Future iPhones could get a big boost from Apple’s new investment in 5G components, which could see the tech giant make a single chip for cellular, Wi-Fi, and Bluetooth connectivity.
5G networks offer faster download speeds and superior reliability than their 4G counterparts, but widespread adoption of 5G has been hampered by the need to collectively develop expensive mobile infrastructure.
Now, Apple has announced a major new partnership with long-term parts supplier Broadcom to build a number of “high-end” 5G components in the US.
Why is this important? In addition to providing a major boost to the US economy – to the tune of billions (and billions) of dollars – the move will reduce Apple’s dependence on third-party chip suppliers such as Qualcomm and could It means that future iPhones will boast 5G modems that are uniquely optimized for Apple devices.
Qualcomm expects Apple to switch to its own in-house 5G modems from 2024 onwards, so in theory the iPhone 16 line could be the first iPhone line to feature Apple’s ultra-efficient 5G components.
It is widely believed that Apple began working on its 5G technology after buying Intel’s modem division for $1 billion in 2020. The company signed a six-year agreement with Qualcomm in the meantime to ensure that every iPhone since the iPhone 12 was 5G-compatible, But it’s no secret that Apple is keen to bring more of its manufacturing operations under one roof.
For example, Apple has also outlined plans to start using custom displays in its new mobile devices from 2024 onwards, in an effort to reduce reliance on other component manufacturing partners like Samsung and LG.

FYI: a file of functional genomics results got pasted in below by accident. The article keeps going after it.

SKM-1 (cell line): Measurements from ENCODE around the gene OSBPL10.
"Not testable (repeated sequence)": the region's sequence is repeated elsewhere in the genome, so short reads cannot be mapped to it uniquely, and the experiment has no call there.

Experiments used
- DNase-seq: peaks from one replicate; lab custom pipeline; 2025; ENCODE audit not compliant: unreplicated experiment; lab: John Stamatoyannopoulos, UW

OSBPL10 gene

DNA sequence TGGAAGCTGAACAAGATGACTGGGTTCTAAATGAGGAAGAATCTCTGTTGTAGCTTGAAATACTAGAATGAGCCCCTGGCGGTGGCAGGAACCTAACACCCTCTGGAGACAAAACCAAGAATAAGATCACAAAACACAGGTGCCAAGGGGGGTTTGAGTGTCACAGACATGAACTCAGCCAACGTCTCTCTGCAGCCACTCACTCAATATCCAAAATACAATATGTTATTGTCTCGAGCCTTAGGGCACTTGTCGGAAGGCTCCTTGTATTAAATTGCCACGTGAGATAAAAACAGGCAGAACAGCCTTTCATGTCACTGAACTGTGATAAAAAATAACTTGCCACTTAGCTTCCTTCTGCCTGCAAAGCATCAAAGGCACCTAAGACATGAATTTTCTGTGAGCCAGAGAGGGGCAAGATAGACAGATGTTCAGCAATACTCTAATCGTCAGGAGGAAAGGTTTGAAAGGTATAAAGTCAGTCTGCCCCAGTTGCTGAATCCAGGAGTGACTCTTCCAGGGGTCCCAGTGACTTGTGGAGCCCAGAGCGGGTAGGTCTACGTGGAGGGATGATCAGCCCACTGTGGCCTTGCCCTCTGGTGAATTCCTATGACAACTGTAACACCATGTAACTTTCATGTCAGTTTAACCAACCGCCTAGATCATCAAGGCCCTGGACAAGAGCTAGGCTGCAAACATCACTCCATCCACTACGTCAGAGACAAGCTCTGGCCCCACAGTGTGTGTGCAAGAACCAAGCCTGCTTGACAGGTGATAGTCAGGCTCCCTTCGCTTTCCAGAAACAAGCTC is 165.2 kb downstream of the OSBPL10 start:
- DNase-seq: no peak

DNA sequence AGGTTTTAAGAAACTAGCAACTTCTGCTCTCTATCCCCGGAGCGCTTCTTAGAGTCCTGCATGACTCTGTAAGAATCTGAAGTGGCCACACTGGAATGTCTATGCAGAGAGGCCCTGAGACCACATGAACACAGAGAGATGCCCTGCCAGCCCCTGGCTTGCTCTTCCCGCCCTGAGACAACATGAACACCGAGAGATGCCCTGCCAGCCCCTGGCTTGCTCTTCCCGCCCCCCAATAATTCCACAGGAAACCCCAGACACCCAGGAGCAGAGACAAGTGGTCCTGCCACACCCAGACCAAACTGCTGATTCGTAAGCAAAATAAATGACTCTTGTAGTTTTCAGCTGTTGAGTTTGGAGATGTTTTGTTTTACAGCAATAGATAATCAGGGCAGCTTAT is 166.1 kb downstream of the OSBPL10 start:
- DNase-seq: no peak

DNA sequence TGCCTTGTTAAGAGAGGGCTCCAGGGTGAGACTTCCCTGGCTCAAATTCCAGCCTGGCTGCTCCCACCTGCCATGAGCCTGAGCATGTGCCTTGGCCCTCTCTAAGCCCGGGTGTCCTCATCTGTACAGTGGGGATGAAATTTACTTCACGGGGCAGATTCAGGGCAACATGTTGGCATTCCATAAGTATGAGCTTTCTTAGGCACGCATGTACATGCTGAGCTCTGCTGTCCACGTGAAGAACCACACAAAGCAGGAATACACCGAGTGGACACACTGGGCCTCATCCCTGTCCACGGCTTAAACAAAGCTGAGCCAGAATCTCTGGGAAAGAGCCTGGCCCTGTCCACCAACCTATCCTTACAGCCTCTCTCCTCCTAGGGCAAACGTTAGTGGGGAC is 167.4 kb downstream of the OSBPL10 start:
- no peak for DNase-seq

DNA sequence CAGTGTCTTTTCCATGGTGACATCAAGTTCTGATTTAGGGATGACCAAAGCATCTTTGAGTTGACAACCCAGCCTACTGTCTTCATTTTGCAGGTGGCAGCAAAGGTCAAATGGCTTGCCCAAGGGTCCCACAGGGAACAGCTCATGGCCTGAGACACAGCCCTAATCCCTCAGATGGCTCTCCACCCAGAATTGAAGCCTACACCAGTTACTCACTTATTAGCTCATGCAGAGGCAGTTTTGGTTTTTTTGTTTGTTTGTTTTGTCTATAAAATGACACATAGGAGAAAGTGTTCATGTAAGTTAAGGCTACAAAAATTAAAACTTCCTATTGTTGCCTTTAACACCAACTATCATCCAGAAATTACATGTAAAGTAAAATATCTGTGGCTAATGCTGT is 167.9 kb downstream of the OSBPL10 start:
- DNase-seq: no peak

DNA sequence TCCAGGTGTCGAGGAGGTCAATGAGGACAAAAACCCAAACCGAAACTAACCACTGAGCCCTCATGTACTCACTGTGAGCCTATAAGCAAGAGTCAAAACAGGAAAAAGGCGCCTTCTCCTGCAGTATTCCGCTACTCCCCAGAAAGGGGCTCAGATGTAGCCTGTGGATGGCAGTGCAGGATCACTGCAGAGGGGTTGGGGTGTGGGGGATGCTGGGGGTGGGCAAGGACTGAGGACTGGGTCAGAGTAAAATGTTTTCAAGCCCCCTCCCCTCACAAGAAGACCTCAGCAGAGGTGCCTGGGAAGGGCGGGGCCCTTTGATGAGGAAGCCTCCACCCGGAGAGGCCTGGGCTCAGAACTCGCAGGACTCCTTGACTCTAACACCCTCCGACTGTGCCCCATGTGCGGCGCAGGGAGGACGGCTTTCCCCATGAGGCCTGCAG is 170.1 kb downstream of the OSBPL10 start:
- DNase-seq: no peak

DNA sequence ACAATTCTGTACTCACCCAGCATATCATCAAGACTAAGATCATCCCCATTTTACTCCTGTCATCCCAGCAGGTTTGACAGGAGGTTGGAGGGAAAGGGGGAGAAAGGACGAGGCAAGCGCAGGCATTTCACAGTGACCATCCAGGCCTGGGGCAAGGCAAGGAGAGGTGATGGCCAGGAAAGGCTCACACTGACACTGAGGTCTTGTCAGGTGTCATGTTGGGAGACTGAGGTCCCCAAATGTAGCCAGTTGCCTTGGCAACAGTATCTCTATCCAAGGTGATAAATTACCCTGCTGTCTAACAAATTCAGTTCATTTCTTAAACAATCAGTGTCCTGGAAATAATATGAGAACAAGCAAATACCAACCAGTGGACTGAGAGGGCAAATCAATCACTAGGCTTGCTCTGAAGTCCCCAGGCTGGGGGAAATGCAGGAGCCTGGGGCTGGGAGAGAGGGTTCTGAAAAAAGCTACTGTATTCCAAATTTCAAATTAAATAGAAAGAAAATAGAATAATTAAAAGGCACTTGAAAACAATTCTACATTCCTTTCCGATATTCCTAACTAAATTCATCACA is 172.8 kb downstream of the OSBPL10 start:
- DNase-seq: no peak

Overall, the company’s expanded partnership with Broadcom should promote widespread adoption of 5G among consumers who use 4G. “5G technology is shaping the future of the next generation of consumer electronics — and Apple is spending tens of billions of dollars to develop this field in the United States,” the company said in a statement. statement.
How good is 5G?
5G speeds vary between locations, countries, carriers, and devices, but in the right circumstances, they can reach 10Gbps. For context, that’s about 100 times faster than the average 4G download speed.
However, this superior speed comes at a cost. Significantly more complex than previous-generation mobile networks, 5G networks require more masts, more advanced (read: much larger) equipment in more places, and are expensive to produce and install.
Apple’s multi-billion dollar investment should go some way to improving 5G infrastructure that is still lagging behind — in the US, at least — but we’re still several years away from seeing 5G fundamentally replace 4G.